Does Arne Duncan Lie?



The Common Core has been in the news quite a bit of late. Conservatives have attacked it as a “Nanny State racket,” while liberals denounced Common Core test results as “bunk” (Gewertz, 2013b). This year, legislators in nine states introduced legislation to drop the Common Core or to cut funding for its implementation (Bill Status Tracker, 2013). U.S. Secretary of Education Arne Duncan felt called upon to defend the standards in a speech to the American Society of News Editors saying,“The federal government didn’t write them, didn’t approve them, and doesn’t mandate them, and we never will” (McNeil, 2013).


However, just a few paragraphs down, Hess says:

"In President Obama’s 2009 economic stimulus package, the Department of Education granted about $330 million to two consortia of states to develop tests aligned to the Common Core."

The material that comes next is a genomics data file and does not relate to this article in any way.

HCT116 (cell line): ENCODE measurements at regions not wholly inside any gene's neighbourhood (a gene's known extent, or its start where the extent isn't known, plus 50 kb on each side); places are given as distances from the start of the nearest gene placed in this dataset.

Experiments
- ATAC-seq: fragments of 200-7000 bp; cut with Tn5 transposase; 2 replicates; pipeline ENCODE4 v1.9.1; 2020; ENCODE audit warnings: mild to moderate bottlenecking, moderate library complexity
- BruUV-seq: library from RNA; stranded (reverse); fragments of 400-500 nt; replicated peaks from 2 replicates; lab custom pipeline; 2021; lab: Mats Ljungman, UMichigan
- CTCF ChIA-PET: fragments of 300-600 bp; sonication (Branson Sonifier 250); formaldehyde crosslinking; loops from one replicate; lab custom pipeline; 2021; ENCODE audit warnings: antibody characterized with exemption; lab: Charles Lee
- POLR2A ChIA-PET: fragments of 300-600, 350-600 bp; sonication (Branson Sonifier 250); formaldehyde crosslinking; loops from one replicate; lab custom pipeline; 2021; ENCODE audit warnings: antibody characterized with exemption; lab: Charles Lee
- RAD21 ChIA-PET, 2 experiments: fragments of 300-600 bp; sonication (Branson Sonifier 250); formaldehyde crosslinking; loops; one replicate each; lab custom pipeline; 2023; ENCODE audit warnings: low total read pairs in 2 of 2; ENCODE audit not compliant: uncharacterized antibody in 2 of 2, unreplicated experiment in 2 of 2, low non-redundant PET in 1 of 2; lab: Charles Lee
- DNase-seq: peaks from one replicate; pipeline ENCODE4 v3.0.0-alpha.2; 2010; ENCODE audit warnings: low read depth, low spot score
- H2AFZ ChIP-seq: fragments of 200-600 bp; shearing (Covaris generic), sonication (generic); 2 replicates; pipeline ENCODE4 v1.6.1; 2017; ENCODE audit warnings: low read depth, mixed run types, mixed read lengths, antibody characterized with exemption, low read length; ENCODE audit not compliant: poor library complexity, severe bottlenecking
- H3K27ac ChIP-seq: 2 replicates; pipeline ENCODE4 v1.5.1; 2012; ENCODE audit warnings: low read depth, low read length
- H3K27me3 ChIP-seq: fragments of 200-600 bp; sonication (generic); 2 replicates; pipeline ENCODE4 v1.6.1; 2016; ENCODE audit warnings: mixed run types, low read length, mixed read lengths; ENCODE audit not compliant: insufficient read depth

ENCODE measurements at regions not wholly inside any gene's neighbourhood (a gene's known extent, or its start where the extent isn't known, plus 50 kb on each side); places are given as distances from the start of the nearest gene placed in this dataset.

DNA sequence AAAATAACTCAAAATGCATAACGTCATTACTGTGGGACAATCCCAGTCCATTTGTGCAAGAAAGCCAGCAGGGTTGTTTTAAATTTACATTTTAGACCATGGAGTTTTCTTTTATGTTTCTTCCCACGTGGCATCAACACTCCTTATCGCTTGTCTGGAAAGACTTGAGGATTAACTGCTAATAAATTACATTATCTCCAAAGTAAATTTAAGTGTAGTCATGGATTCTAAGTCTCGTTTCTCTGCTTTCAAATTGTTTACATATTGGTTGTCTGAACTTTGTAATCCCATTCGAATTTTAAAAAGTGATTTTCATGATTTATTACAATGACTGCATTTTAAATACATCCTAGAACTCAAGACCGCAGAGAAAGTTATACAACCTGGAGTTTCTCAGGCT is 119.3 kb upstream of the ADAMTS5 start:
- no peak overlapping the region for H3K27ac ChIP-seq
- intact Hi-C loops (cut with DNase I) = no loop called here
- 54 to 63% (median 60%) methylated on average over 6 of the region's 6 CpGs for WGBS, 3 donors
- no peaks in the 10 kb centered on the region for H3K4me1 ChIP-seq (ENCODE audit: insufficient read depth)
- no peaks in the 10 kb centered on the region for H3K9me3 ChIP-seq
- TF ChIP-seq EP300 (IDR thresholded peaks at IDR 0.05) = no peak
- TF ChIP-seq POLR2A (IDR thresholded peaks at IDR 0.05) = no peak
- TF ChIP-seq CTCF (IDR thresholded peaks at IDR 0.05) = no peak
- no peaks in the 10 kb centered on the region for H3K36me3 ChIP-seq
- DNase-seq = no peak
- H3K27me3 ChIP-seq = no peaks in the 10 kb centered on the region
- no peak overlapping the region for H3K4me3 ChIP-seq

Because the test component nails down a requirement for an aligned curriculum, Duncan can no way say that he "didn't approve them."  $330 million says HE DID! 

Just in case you don't make that connection, here us what else Duncan said:

"When these new tests were introduced, Secretary Duncan set a remarkably high bar. He said the new assessments would “be an absolute game changer in public education” and would “help drive the development of a rich curriculum, instruction that is tailored to student needs, and multiple opportunities throughout the school year to assess student learning” (Duncan, 2010)."


From Frederick Hess no less and the AEI.  He further states:

More to the point, the Common Core has huge capability to do harm if it doesn’t work out. While previous initiatives that fell apart in implementation — including site-based management, block scheduling, or comprehensive school reform — created headaches, disruption, and frustration at individual campuses or in certain districts, their reach was limited. The Common Core will affect state assessments and accountability, revamp K-12 instruction, force changes in teacher preparation and professional development, and more. If the Common Core falls apart, it runs the risk of taking all of those down with it, and the costs in terms of time, dollars, and disruption will be enormous.

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